Dollar Slide Spurs Yuan Forecast Revisions, Worry on Speed
(Bloomberg) -- The tumbling dollar has wrecked forecasters’ predictions for China’s yuan, spurring a rush of raised forecasts, along with concerns about the speed of the move.
With the yuan rapidly approaching the level against the dollar last hit when China devalued it in August 2015, at least seven financial firms boosted their projections this week. More may need to join in: the median year-end forecast among analysts surveyed by Bloomberg now stands at 6.45 per dollar -- more than 2 percent weaker than the level around 6.2822 Friday.
Public commentary in China may add to expectations for further appreciation. A front-page column in the Securities Times on Friday said the yuan may keep rising versus the greenback this year amid China’s improved capital flows and economic development.
"Our bias is for yuan to gain more strength this year," said Tommy Xie, an economist at Oversea-Chinese Banking Corp. in Singapore. "Although the Chinese currency already looks overbought, another round of dollar weakness could trigger a selling spree again, and accelerate the yuan rally."
The yuan is joining in a broad rally of most Asian currencies against the dollar, as the Trump administration pursues a more aggressive approach to shrink the U.S. trade deficit -- a strategy many investors see as including a preference for a weaker currency. The question could become what’s the tolerance level for Chinese policy makers, with an appreciating yuan potentially hurting China’s exports.
"Having gained so much, China wouldn’t let yuan surge too fast for the sake of exports, which is needed as the economy faces uncertainty given China aims at deleveraging this year," said Nathan Chow, senior economist at DBS Bank Hong Kong Ltd. "It would be easier for the Chinese central bank to manage yuan appreciation than try to stop it from depreciation."
The following is a round-up of views on the Chinese currency:
- Australia & New Zealand Banking Group Ltd. (analysts including Khoon Goh, head of Asia research)
- Raised its end-2018 forecast for the yuan to 6.25 per dollar from 6.55
- Capital flows have become more balanced and could shift towards a resumption of inflows as foreign demand for onshore China assets increase
- The CFETS RMB Index is likely to be kept broadly within a stable range
- China International Capital Corp. (analysts including Mengyun Zhang)
- Lifted its end-2018 prediction for the yuan to 6.18 from 6.28, citing its downward revision for the Dollar Index to 87 from 90
- Flow of capital from emerging markets including China to the U.S. should continue to lose momentum
- China’s improving economic fundamentals in 2018 to provide solid support to the renminbi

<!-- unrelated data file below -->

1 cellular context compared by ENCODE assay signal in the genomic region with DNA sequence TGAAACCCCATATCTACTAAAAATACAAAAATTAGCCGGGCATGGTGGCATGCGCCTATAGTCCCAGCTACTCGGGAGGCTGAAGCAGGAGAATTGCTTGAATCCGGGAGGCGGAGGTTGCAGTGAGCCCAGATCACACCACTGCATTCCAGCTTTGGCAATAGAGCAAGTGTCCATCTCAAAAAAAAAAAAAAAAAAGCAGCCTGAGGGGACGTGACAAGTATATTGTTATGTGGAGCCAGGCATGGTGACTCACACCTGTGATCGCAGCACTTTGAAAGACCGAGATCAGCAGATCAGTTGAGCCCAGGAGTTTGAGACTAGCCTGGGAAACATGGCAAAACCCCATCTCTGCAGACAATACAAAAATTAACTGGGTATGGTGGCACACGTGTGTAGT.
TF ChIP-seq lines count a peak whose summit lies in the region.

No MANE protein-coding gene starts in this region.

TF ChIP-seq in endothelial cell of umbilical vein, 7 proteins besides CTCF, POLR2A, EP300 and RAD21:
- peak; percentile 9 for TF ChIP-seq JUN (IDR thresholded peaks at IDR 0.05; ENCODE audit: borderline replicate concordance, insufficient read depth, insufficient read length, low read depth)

- Skandinaviska Enskilda Banken SA (analysts including Sean Yokota, head of Asia strategy)
- Boosted end-2018 estimate for the yuan to 6.10 from 6.30
- Sees a more open capital account and an increase in the yuan’s reserve currency status
- Mizuho Bank Ltd. (Ken Cheung, senior Asian FX strategist)
- Raised end-2018 projection for both onshore and offshore yuan to 6.50 from 6.80, given recent renminbi appreciation and a heavy dollar selloff
- Still sees modest renminbi depreciation this year, given onshore investors remain keen to pour money into overseas assets, despite more bullish yuan outlook
- ING Groep NV (Iris Pang, economist)
- Lifted end-2018 forecast for the yuan to 6.10 from 6.30, mostly due to weak dollar and demand from exporters before the Lunar New Year
- With the rapid slide in the dollar, Chinese exporters may chase after the trend to convert their dollar receipts into the yuan, which could give China’s currency an extra push nearer the Lunar New Year
- UBS AG (analysts including Wang Tao, head of China economic research)
- Revised 2018 CNY forecast to 6.2 from 6.4
- Expect U.S.-China trade frictions to increase in 2018, but yuan will not be used as a tool in response to U.S. trade measures
- PBOC will prefer to keep yuan basket broadly stable, leaving CNY pivoting mostly on dollar movements
- MUFG (analysts including Cliff Tan, east Asian head of global markets research)
- Raised CNY year-end target to 6.55 per dollar from 6.80
- Still see a return of credit problems stimulating more outflows as year-end approaches
- Don’t anticipate capital inflows to materialize as in earlier this decade; the recent move feels more like positioning by proprietary traders
©2018 Bloomberg L.P.